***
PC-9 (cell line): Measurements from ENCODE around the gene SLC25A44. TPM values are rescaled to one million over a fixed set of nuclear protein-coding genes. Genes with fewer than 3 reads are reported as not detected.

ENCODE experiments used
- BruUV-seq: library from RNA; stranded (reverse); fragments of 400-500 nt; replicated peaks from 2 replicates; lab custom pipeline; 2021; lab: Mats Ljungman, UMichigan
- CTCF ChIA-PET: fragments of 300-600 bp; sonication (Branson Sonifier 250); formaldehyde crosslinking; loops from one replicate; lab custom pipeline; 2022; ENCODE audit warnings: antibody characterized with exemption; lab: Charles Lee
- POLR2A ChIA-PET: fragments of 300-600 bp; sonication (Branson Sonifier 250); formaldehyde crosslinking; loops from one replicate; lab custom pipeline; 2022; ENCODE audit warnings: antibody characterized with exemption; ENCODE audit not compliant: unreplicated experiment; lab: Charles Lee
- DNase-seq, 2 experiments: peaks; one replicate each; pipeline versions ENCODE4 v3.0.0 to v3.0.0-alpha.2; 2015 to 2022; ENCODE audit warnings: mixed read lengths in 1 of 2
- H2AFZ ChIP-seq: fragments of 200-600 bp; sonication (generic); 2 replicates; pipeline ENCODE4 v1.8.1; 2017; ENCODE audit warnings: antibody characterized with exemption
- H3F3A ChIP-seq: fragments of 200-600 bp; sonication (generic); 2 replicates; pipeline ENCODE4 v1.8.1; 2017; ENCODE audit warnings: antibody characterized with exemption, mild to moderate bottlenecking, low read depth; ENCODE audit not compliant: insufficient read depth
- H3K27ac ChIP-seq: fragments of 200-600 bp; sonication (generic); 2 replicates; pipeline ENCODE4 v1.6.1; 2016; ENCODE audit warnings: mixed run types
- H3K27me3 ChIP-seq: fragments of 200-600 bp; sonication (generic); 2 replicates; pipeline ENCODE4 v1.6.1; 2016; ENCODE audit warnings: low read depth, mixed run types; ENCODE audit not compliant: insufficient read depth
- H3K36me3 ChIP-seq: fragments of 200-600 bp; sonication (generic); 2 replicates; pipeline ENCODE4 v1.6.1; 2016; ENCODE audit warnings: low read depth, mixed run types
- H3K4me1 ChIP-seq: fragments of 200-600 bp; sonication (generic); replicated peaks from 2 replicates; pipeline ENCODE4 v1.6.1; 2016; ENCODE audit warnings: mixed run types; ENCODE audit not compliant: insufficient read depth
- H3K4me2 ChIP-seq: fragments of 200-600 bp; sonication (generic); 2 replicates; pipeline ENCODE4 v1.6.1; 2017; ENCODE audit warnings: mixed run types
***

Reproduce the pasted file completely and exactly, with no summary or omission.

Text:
PC-9 (cell line): Measurements from ENCODE around the gene SLC25A44. TPM values are rescaled to one million over a fixed set of nuclear protein-coding genes. Genes with fewer than 3 reads are reported as not detected.

ENCODE experiments used
- BruUV-seq: library from RNA; stranded (reverse); fragments of 400-500 nt; replicated peaks from 2 replicates; lab custom pipeline; 2021; lab: Mats Ljungman, UMichigan
- CTCF ChIA-PET: fragments of 300-600 bp; sonication (Branson Sonifier 250); formaldehyde crosslinking; loops from one replicate; lab custom pipeline; 2022; ENCODE audit warnings: antibody characterized with exemption; lab: Charles Lee
- POLR2A ChIA-PET: fragments of 300-600 bp; sonication (Branson Sonifier 250); formaldehyde crosslinking; loops from one replicate; lab custom pipeline; 2022; ENCODE audit warnings: antibody characterized with exemption; ENCODE audit not compliant: unreplicated experiment; lab: Charles Lee
- DNase-seq, 2 experiments: peaks; one replicate each; pipeline versions ENCODE4 v3.0.0 to v3.0.0-alpha.2; 2015 to 2022; ENCODE audit warnings: mixed read lengths in 1 of 2
- H2AFZ ChIP-seq: fragments of 200-600 bp; sonication (generic); 2 replicates; pipeline ENCODE4 v1.8.1; 2017; ENCODE audit warnings: antibody characterized with exemption
- H3F3A ChIP-seq: fragments of 200-600 bp; sonication (generic); 2 replicates; pipeline ENCODE4 v1.8.1; 2017; ENCODE audit warnings: antibody characterized with exemption, mild to moderate bottlenecking, low read depth; ENCODE audit not compliant: insufficient read depth
- H3K27ac ChIP-seq: fragments of 200-600 bp; sonication (generic); 2 replicates; pipeline ENCODE4 v1.6.1; 2016; ENCODE audit warnings: mixed run types
- H3K27me3 ChIP-seq: fragments of 200-600 bp; sonication (generic); 2 replicates; pipeline ENCODE4 v1.6.1; 2016; ENCODE audit warnings: low read depth, mixed run types; ENCODE audit not compliant: insufficient read depth
- H3K36me3 ChIP-seq: fragments of 200-600 bp; sonication (generic); 2 replicates; pipeline ENCODE4 v1.6.1; 2016; ENCODE audit warnings: low read depth, mixed run types
- H3K4me1 ChIP-seq: fragments of 200-600 bp; sonication (generic); replicated peaks from 2 replicates; pipeline ENCODE4 v1.6.1; 2016; ENCODE audit warnings: mixed run types; ENCODE audit not compliant: insufficient read depth
- H3K4me2 ChIP-seq: fragments of 200-600 bp; sonication (generic); 2 replicates; pipeline ENCODE4 v1.6.1; 2017; ENCODE audit warnings: mixed run types